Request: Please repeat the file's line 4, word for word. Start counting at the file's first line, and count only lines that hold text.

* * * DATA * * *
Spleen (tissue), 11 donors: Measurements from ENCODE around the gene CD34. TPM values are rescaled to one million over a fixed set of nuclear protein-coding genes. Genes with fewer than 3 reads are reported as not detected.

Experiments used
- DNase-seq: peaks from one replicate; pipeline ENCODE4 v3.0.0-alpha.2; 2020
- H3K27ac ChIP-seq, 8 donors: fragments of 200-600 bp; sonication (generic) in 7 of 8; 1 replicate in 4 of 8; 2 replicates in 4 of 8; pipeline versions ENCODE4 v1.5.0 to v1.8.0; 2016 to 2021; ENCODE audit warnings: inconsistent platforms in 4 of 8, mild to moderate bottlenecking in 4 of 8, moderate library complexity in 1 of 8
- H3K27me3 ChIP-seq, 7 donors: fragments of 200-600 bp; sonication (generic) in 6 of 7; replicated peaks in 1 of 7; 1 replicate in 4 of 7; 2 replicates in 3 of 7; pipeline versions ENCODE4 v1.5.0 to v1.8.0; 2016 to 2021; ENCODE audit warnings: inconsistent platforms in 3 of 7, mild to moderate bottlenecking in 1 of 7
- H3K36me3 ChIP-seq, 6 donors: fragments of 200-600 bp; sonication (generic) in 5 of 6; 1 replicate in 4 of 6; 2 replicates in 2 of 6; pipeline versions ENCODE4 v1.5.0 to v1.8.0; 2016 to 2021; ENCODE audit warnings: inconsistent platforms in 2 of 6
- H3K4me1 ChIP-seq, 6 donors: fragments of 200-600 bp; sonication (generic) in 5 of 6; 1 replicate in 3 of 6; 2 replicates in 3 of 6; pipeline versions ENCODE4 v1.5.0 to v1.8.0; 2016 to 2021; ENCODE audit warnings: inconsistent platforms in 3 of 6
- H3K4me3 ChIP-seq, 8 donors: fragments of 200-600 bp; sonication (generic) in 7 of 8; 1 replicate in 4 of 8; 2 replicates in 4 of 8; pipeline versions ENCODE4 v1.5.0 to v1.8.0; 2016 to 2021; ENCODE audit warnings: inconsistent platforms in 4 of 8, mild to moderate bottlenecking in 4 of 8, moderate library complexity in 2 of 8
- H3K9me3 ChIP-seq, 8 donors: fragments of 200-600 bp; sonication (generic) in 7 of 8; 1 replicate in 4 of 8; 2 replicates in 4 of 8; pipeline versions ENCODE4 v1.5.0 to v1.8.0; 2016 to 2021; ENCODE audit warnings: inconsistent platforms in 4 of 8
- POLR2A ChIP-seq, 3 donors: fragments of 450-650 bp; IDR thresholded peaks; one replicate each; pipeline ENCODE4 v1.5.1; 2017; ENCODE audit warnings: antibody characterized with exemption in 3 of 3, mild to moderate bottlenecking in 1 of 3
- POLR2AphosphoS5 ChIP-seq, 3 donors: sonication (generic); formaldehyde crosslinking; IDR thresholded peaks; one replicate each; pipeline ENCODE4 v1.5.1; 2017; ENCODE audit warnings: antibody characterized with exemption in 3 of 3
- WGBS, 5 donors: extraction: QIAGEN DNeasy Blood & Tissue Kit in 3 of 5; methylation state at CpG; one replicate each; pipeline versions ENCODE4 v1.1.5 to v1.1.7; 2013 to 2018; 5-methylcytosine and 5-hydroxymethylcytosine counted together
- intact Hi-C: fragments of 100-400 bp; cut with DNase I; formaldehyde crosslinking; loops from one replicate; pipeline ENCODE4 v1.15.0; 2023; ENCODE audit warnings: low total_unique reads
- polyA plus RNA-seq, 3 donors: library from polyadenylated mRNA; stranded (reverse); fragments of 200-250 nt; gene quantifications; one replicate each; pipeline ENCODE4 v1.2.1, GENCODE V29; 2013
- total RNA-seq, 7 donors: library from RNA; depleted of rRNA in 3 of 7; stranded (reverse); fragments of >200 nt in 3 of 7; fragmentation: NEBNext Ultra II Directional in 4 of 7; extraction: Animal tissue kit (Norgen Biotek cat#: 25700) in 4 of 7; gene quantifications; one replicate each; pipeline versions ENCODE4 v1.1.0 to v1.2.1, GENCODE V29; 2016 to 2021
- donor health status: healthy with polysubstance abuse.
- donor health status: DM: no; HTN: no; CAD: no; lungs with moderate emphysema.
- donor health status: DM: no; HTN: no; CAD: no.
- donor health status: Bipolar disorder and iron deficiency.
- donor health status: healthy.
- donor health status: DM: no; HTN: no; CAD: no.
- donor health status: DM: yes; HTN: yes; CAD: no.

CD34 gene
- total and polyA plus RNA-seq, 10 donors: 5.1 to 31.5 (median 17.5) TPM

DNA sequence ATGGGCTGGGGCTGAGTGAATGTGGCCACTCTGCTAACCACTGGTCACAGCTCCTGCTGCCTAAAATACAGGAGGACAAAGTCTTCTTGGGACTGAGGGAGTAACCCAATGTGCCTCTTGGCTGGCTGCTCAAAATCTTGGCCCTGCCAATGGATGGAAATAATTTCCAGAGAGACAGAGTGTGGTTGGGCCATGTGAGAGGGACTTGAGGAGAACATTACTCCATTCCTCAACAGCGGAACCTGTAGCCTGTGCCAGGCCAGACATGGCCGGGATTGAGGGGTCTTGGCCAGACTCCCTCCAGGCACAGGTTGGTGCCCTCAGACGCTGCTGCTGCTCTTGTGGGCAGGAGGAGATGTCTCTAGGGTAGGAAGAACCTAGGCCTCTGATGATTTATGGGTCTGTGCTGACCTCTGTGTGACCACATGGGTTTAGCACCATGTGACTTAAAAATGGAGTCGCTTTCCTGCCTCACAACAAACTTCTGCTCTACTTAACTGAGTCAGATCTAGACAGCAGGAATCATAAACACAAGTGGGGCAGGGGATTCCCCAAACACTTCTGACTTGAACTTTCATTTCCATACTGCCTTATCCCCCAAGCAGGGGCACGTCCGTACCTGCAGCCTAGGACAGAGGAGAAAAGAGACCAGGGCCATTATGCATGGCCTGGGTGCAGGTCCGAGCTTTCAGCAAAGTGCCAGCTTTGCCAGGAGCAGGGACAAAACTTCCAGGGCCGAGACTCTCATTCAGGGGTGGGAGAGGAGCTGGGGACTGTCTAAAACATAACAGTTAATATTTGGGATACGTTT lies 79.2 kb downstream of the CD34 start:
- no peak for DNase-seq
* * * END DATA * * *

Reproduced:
- H3K27ac ChIP-seq, 8 donors: fragments of 200-600 bp; sonication (generic) in 7 of 8; 1 replicate in 4 of 8; 2 replicates in 4 of 8; pipeline versions ENCODE4 v1.5.0 to v1.8.0; 2016 to 2021; ENCODE audit warnings: inconsistent platforms in 4 of 8, mild to moderate bottlenecking in 4 of 8, moderate library complexity in 1 of 8